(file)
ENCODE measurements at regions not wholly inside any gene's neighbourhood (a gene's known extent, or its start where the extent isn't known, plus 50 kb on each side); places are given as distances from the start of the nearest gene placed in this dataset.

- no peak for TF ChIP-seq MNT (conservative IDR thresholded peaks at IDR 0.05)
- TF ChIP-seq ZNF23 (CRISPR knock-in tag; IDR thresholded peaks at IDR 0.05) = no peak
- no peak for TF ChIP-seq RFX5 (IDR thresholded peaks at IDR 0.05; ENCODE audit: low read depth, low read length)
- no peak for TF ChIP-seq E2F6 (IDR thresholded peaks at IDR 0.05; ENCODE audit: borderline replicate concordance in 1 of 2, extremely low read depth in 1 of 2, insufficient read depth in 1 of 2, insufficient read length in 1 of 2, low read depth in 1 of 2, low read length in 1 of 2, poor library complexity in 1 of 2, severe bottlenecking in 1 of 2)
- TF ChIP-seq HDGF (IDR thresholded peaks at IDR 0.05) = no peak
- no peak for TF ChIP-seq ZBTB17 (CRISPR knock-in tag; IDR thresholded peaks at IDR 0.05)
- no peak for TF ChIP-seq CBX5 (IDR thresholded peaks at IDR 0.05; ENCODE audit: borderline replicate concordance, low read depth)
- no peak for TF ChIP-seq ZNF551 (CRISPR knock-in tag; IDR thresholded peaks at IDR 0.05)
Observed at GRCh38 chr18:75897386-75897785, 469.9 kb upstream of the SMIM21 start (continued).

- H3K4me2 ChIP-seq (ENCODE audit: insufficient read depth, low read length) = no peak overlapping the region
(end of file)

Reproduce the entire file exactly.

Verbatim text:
ENCODE measurements at regions not wholly inside any gene's neighbourhood (a gene's known extent, or its start where the extent isn't known, plus 50 kb on each side); places are given as distances from the start of the nearest gene placed in this dataset.

- no peak for TF ChIP-seq MNT (conservative IDR thresholded peaks at IDR 0.05)
- TF ChIP-seq ZNF23 (CRISPR knock-in tag; IDR thresholded peaks at IDR 0.05) = no peak
- no peak for TF ChIP-seq RFX5 (IDR thresholded peaks at IDR 0.05; ENCODE audit: low read depth, low read length)
- no peak for TF ChIP-seq E2F6 (IDR thresholded peaks at IDR 0.05; ENCODE audit: borderline replicate concordance in 1 of 2, extremely low read depth in 1 of 2, insufficient read depth in 1 of 2, insufficient read length in 1 of 2, low read depth in 1 of 2, low read length in 1 of 2, poor library complexity in 1 of 2, severe bottlenecking in 1 of 2)
- TF ChIP-seq HDGF (IDR thresholded peaks at IDR 0.05) = no peak
- no peak for TF ChIP-seq ZBTB17 (CRISPR knock-in tag; IDR thresholded peaks at IDR 0.05)
- no peak for TF ChIP-seq CBX5 (IDR thresholded peaks at IDR 0.05; ENCODE audit: borderline replicate concordance, low read depth)
- no peak for TF ChIP-seq ZNF551 (CRISPR knock-in tag; IDR thresholded peaks at IDR 0.05)
Observed at GRCh38 chr18:75897386-75897785, 469.9 kb upstream of the SMIM21 start (continued).

- H3K4me2 ChIP-seq (ENCODE audit: insufficient read depth, low read length) = no peak overlapping the region